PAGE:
She added that, “I wish to reiterate that I have given approval for the payment of stipends for the exited beneficiaries of batches A and B up to the month of June 2020 including that of the independent monitors. Also, the final payment of stipend for Batch B is almost ready for transmission to the office of the Accountant General of the Federation for final checks and payment.
The minister urged state coordinators to discharge their duties diligently and not let her down.
“It is against this background that I urge everyone of you to continue to give in your best to ensure the lives of those we are called to serve are made better.
“We must not lose sight of the fact that each one of the vulnerable persons are not mere numbers or statistics but real people with dreams, hopes, aspirations and a desire to live decent lives in peace and safety,” he submitted.
FG Says All Airports Are Now Open for Domestic Flight Operations
All Airports Are Now Open for Domestic Flight Operations Says FG
The Federal Government on Monday said all airports in the country are officially open for domestic flight operations.
This was disclosed by the Minister of Aviation, Hadi Sirika, during the briefing of the Presidential Task Force on COVID-19 on Monday in Abuja.
Hadi, however, noted that operators flying into private-owned airports must know the status of such airports.
Speaking at the PTF Briefing, the minister said there is no need for flight approval within Nigeria again as all airports are now opened for domestic operations.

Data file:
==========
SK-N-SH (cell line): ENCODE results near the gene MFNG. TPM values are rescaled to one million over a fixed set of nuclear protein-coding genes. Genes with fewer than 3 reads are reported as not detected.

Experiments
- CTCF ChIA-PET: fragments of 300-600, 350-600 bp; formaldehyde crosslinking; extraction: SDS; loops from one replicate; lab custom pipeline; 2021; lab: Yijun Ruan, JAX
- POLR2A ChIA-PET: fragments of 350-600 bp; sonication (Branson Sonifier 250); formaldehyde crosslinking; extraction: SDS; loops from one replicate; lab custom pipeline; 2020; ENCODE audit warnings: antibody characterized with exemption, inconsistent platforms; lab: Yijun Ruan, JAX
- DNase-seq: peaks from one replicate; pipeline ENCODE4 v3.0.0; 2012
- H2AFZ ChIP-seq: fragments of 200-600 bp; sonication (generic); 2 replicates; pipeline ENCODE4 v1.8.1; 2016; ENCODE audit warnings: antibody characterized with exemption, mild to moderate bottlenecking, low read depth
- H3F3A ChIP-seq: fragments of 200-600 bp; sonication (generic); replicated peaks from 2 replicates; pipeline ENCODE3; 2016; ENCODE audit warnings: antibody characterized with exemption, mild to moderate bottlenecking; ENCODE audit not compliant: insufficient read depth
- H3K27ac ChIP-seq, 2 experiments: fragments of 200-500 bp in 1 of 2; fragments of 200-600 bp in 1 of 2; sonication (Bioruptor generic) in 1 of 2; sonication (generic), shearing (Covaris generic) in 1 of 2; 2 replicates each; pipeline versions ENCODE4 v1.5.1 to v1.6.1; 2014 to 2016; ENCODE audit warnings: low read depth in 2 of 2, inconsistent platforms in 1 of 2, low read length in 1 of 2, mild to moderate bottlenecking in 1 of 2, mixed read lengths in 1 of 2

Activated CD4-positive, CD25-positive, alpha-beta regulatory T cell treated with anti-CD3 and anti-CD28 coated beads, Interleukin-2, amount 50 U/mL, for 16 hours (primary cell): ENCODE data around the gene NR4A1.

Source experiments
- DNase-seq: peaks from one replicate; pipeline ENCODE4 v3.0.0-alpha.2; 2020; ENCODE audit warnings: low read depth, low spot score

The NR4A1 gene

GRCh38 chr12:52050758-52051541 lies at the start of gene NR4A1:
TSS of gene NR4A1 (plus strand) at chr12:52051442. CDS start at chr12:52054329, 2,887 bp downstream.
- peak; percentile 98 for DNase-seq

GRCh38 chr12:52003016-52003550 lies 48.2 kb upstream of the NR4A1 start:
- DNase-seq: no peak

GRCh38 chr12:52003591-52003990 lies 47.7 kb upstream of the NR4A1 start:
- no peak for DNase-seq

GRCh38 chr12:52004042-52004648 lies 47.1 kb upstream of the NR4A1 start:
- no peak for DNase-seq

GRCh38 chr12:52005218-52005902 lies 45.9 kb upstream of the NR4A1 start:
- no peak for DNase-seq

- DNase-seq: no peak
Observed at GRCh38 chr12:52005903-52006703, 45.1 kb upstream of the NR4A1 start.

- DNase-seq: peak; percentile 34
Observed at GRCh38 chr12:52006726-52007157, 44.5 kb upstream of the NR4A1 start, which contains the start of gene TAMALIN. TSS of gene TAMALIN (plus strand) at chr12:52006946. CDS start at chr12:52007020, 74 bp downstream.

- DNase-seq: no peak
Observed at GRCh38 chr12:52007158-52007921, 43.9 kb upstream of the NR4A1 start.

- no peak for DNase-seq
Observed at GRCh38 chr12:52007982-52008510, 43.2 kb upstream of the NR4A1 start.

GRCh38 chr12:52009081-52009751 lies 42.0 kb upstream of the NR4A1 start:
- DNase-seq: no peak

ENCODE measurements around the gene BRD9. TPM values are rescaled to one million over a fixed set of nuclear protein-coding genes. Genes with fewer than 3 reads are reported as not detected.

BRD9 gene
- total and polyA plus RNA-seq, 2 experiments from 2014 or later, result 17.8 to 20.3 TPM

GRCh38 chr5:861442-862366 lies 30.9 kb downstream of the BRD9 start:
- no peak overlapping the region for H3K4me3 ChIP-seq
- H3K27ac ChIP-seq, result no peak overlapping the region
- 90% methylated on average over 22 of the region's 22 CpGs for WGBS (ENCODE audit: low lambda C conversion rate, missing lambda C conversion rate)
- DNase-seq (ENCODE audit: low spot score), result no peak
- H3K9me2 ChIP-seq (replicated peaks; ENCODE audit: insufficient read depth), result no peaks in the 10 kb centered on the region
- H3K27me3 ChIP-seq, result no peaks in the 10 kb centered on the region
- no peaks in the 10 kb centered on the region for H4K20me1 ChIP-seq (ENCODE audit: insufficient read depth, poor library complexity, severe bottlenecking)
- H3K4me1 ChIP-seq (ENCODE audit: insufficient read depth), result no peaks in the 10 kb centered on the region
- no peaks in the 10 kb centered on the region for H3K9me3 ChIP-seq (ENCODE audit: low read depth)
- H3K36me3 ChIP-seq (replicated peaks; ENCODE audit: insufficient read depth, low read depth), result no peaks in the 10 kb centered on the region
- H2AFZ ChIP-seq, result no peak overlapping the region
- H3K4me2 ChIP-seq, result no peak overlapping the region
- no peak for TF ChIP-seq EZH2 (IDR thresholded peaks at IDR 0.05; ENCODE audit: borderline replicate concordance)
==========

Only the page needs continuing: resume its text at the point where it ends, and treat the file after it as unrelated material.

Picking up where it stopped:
He said, “All airports in Nigeria are now open for domestic flights, including those that are for private charter operations.
“They (operators) will no longer need approvals from us to operate domestically within government-owned airports. However, for the private airports, operators should check their safety status with the Nigerian Civil Aviation Authority.
“Such airports are Jalingo, Uyo, Asaba, Gombe, Nasarawa, Damaturu, Osubi, etc. So you don’t need any approval from the minister, but you should check the status of these airports with the NCAA.”
Commenting on international chartered flights, the minister said they need approvals to flight out of the country.
He said, “All flights out of the country that are private charter will still need approvals for those kind of flights, including technical stops.
“So with this, it means that the approvals that are sent via the NCAA, NAMA and myself will cease and if there is any change, it will be so advised accordingly.”